A Mountaintop Experience (with a can of Diet Coke)
On a Hawaiian vacation some years ago, Janet and I joined a group that was hiking to a World War II fort on the top of a mountain. Once there, we stopped to rest and enjoy the expansive view of the Pacific. One of our group, significantly younger and fitter than the usual tourist, had worn a large backpack for the whole climb. When we reached the summit, he offered to sell the cold sodas he had been carrying in his pack to anyone that was interested. Now, the value of a can of Diet Coke is variable, depending on the situation. In this case, he was charging $3 for a can that could have been bought for $1 from a machine or 50¢ at a discount store down at ground level. A few other hikers were annoyed at what they considered his "price-gouging". However, I was appreciative that I could quench my considerable thirst right then and enjoy a drink that I didn't have to carry up the mountain. With GameStop's stock in the news, I thought this episode might help people understand the dynamic that caused the stock's extreme price fluctuations.
The stock market is generally very efficient. It's made up of millions of professional and individual investors, all of whom have essentially the same information to guide them. Even though the information is available to all, not everyone understands or interprets it the same way. Most investors attempt to choose a stock which they believe will be a good investment, one that will go up in value over time. In market jargon, when someone purchases shares of stock, she or he is long that stock. However, there are other ways to make money in the market. One of these is selling short. Thinking back to that mountain top, suppose the young man had been willing to loan me a can of his cold Coke. I would have to pay him interest, of course, but it's entirely possible that I could have sold the Coke to another hiker at a premium price, then later purchased a can at the discount store and returned it to the young entrepreneur. Even allowing for the interest, I probably would have made money on the transaction. Short selling a stock works the same way.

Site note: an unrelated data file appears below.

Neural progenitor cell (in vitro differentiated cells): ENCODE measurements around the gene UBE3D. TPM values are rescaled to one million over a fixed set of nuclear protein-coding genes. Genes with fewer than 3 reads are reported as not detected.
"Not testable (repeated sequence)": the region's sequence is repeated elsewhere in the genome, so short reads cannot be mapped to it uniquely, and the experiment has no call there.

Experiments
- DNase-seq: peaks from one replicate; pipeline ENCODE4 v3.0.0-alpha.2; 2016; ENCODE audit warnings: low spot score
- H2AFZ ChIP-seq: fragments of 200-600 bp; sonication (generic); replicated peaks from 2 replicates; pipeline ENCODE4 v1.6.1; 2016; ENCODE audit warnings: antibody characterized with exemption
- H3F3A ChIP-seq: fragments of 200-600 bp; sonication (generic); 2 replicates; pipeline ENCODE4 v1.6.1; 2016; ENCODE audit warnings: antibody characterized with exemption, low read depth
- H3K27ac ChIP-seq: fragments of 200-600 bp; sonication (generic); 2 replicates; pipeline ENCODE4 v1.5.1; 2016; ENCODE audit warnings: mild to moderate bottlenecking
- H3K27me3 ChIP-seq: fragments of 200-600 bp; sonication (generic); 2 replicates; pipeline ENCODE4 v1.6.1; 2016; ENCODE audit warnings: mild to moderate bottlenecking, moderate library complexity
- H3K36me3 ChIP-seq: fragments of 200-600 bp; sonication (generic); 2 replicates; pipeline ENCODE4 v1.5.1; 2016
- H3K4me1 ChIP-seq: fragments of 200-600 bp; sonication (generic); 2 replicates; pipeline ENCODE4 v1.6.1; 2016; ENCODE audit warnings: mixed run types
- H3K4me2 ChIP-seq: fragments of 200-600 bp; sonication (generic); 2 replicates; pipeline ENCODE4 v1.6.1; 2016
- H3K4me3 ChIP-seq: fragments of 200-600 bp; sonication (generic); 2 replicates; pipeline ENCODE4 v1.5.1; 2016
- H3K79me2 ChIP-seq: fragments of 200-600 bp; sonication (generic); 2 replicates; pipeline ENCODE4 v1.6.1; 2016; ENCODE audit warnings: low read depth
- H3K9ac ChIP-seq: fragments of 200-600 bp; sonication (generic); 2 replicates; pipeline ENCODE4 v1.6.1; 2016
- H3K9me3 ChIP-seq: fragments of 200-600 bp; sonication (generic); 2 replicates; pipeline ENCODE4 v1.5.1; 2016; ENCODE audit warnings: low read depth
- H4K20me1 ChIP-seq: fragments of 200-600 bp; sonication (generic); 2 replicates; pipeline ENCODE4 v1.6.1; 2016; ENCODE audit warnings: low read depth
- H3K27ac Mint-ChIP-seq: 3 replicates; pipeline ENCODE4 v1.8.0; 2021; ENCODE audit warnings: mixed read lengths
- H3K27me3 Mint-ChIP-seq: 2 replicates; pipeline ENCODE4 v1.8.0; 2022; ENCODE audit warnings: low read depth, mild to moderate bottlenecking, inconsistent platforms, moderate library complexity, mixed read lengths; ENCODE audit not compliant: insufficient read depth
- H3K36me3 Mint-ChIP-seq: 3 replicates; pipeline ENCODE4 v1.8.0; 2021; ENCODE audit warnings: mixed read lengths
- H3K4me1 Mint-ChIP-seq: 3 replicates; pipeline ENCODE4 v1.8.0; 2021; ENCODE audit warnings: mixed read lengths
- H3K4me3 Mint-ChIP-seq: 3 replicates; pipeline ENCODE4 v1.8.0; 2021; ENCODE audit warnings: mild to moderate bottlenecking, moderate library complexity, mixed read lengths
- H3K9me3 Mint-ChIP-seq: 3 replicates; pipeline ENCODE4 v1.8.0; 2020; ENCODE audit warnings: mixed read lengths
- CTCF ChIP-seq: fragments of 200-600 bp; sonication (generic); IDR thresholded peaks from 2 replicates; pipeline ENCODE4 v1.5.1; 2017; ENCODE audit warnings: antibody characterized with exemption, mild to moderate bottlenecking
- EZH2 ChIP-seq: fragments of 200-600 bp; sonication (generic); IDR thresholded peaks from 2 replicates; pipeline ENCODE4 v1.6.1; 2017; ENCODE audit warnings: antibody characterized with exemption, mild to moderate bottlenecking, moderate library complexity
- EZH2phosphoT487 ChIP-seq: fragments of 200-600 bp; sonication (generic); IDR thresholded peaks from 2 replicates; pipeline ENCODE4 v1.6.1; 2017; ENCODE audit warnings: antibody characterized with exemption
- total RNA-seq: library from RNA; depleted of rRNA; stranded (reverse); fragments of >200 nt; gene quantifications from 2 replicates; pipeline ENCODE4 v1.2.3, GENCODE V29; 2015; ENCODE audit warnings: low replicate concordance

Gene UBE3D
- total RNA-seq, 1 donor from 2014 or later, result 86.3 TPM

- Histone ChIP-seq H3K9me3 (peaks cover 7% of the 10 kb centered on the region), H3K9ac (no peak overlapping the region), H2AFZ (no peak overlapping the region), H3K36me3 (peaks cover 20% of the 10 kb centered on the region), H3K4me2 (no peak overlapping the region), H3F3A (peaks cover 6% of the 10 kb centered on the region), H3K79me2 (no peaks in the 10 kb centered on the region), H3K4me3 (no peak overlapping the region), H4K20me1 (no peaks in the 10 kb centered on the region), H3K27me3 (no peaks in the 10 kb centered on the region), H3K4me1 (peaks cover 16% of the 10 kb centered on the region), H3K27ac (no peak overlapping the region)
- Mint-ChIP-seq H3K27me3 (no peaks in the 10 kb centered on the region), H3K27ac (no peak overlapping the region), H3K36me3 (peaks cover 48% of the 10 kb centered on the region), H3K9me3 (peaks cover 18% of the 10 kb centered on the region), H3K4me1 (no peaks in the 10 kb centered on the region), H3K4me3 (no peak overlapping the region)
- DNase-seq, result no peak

In the stock market, short sellers have something of a bad reputation. They are often accused of spreading negative information about a company in order to push down its stock price but I believe the market is large enough for all. It provides investors the opportunity to bet on a company's value rising or falling and over a short or long period.
In making investment decisions for our clients, we review the possible outcomes carefully before acting. People tend to think of how much money an investment could make but we also consider just how much a client could lose. In the case of buying a stock, i.e. taking a long position for them, the most they can lose is what was paid for the stock. In the case of a short sale, however, the potential loss is unlimited, so it's a strategy we avoid. If the price of the stock keeps rising, at some point short sellers are going to have to buy shares to replace the ones they borrowed initially. This is known as a short squeeze. The higher the price goes, the more likely a short seller will be forced to give in and buy stock to "close" the short position. Of course, such additional purchases push the price higher, adding to the pressure on the remaining short sellers. If I somehow got stranded on the mountain and couldn't get back to sea level where the cheap soda was, I might have had to buy one of those now more expensive cans back in order to repay the young hiker.
This is basically what happened last week. Short sellers of GameStop stock believed that, even though it had already fallen from around $50 to around $4, it had farther to go. They borrowed and sold shares waiting for that to happen. When a popular blogger on Reddit's WallStreetBets forum shared the idea of teaching the short sellers a lesson, individual buyers poured into the market. Since many of the popular retail trading platforms have reduced commissions to zero, there was little friction as small orders were placed. The more "buy" orders, the higher the price and the more the short sellers were squeezed. Eventually GameStop's stock hit $483 per share (that actually might have been the perfect time to short it) before falling to around $90 as I write this article. No doubt it'll be less than $10 again before long.
Most retailers have done very badly during the COVID-induced recession. GameStop is among those getting little traffic so its sales are way down. Things may recover and retailers may become good long-term investments or they may all be candidates for shorting - only time will tell. What concerns me is the huge number of people who took an influencer's advice and "ganged up" on short sellers. We clearly prefer a rational stock market, not one blown around by whims.
Just to be clear, at WWA we are long-term investors working on behalf of our clients. We sometimes place hedges when we believe a market niche has become overpriced but our policy is to move thoughtfully and deliberately, always keeping our clients' long term goals in mind.